9

I used the Chrome Console to write a simple statement:

console.log(4)

and received the Output:

4

undefined

What does the undefined statement mean? Does the undefined statement imply correct execution? If I execute the statement via a separate html file and then look at the console, the output is just 4.

  • 1
    possible duplicate of Chrome/Firefox console.log always prepends a line saying undefined – Bergi Jun 2 '15 at 20:51
  • not sure that this can be a duplicate if it was asked in '12, and the one you linked was asked in '13... – Zoran P. Jun 5 '15 at 9:17
  • I believe Which thread has better and clear-cut answers is also a criterion while marking a question as duplicate. It is a way of better consolidation of related threads on SO. – RBT Sep 20 '17 at 2:55
11

The undefined is the return value of console.log(...).

You can see this by defining two functions in the console, one returning something, and the other returning nothing, e.g. like this:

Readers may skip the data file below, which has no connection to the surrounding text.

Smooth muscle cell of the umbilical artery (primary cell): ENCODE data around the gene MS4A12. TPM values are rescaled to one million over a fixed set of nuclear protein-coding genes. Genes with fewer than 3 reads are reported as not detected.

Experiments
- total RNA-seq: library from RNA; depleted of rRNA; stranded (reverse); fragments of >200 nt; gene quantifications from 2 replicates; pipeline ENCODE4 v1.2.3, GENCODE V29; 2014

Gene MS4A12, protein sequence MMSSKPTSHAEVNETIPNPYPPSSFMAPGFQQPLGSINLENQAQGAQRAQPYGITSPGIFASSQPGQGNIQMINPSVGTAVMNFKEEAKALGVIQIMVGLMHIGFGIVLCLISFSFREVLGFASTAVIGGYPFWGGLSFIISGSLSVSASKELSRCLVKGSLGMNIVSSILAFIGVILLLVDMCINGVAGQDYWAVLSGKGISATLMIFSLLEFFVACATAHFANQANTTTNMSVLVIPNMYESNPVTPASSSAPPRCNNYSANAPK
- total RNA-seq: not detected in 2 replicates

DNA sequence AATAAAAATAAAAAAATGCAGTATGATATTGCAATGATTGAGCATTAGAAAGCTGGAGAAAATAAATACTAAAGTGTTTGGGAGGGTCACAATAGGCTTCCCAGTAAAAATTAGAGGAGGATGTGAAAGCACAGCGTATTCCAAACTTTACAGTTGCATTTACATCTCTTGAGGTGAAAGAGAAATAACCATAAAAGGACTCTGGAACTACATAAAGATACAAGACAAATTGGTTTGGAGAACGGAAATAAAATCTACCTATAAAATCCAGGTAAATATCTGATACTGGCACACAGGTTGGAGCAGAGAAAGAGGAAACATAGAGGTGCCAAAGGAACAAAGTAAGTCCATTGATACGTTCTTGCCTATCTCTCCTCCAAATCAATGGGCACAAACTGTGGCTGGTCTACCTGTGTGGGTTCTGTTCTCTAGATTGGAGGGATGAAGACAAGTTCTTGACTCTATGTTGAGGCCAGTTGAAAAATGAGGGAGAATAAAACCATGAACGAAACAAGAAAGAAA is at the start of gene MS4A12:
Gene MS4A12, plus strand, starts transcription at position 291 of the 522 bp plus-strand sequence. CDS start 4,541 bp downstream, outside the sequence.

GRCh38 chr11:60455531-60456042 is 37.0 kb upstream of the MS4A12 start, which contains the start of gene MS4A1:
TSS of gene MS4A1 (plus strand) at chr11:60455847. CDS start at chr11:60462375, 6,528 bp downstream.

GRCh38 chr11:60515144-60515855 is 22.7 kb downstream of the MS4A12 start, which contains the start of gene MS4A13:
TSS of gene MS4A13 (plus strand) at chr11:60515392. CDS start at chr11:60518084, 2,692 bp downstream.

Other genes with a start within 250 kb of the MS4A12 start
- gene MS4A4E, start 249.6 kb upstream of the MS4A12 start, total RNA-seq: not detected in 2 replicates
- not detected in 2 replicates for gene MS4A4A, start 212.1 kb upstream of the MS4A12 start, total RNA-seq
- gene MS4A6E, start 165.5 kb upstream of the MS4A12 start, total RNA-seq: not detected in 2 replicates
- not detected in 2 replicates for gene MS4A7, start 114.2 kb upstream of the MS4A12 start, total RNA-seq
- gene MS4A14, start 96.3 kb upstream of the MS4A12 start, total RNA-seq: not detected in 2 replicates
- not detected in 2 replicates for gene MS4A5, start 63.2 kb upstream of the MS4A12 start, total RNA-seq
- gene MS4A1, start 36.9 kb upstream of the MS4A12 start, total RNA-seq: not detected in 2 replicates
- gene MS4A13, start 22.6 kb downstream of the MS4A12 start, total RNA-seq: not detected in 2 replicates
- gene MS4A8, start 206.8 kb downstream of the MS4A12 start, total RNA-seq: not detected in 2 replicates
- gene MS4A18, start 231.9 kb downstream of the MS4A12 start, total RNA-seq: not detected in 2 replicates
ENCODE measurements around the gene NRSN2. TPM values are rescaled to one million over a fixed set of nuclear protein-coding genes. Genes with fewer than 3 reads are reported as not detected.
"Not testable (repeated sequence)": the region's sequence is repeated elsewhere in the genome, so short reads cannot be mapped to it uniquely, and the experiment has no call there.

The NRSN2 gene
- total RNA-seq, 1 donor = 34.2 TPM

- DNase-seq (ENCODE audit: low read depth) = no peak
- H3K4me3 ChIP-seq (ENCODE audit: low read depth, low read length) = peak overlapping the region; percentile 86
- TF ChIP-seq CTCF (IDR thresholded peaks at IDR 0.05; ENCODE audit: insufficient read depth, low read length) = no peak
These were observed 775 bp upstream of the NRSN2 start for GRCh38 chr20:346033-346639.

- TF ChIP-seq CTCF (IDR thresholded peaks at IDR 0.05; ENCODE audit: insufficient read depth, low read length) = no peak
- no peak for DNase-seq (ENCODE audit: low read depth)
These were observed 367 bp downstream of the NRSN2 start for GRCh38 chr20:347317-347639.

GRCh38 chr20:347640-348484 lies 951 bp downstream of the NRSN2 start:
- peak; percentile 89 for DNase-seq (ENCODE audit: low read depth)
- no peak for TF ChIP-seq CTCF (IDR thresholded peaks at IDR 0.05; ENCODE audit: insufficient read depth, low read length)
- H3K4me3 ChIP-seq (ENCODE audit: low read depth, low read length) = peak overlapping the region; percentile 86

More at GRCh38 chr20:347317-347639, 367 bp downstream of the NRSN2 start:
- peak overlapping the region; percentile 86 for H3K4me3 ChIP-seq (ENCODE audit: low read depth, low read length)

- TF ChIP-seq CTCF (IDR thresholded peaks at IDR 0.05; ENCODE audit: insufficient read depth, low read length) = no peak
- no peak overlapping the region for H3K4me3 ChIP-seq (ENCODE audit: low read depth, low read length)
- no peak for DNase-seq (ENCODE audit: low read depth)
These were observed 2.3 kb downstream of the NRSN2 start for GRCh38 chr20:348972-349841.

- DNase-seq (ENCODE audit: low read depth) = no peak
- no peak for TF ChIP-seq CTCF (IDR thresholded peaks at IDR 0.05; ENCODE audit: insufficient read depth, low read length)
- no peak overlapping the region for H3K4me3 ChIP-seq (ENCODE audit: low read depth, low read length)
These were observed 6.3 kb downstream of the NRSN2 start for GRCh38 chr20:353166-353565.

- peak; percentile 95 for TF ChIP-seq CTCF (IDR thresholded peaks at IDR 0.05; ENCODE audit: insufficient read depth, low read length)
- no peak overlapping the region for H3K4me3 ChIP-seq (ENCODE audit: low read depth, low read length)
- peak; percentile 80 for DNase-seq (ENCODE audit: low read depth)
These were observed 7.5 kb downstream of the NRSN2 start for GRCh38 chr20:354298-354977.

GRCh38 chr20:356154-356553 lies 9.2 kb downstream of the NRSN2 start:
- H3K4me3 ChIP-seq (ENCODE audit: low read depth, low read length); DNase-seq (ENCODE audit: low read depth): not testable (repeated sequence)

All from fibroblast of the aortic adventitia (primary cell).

function f1() {
  return 1;
}
function f2() {
  return;
}

And then calling them separately (manually)

f1(); // shows '1'

and

f2(); // shows 'undefined'

Also note the little symbol before these return value string.

  • Oh cool. Is this featured implemented as such for debugging purposes? – AnthonyS Jun 19 '12 at 23:20
  • interesting: apparently the console gives you the most recent return value, so if you call f2(); f1(); the output is just 1 – AnthonyS Jun 19 '12 at 23:27
  • By calling them after each other on the same line, you're effectively discarding the first result. By the way, if you just put var x = f1();, you'll also see 1, because the result of that expression is still 1. Which is why statements like x = y = z = f1() work. – Bart Jun 20 '12 at 7:42
  • @Bart - For me 'var x = f1();' in the console still gives me undefined. But of course just f1() returns 1 like it should. – renegadeofunk Jun 16 '13 at 20:02
  • Hmm apparently calling var x=f1(); gives undefined while calling x=f1() (i.e. without the var keyword) gives 1. Not sure if this is new behavior since my previous comment or if I simply missed it. Thanks for noting this. – Bart Jul 2 '13 at 12:53
0

I've tested it and even with a preset variable it did not work in my Safari:

i = 2;
console.log(i);

This seems to explain the bug that WebKit (engine of both Chrome and Safari) has: Link

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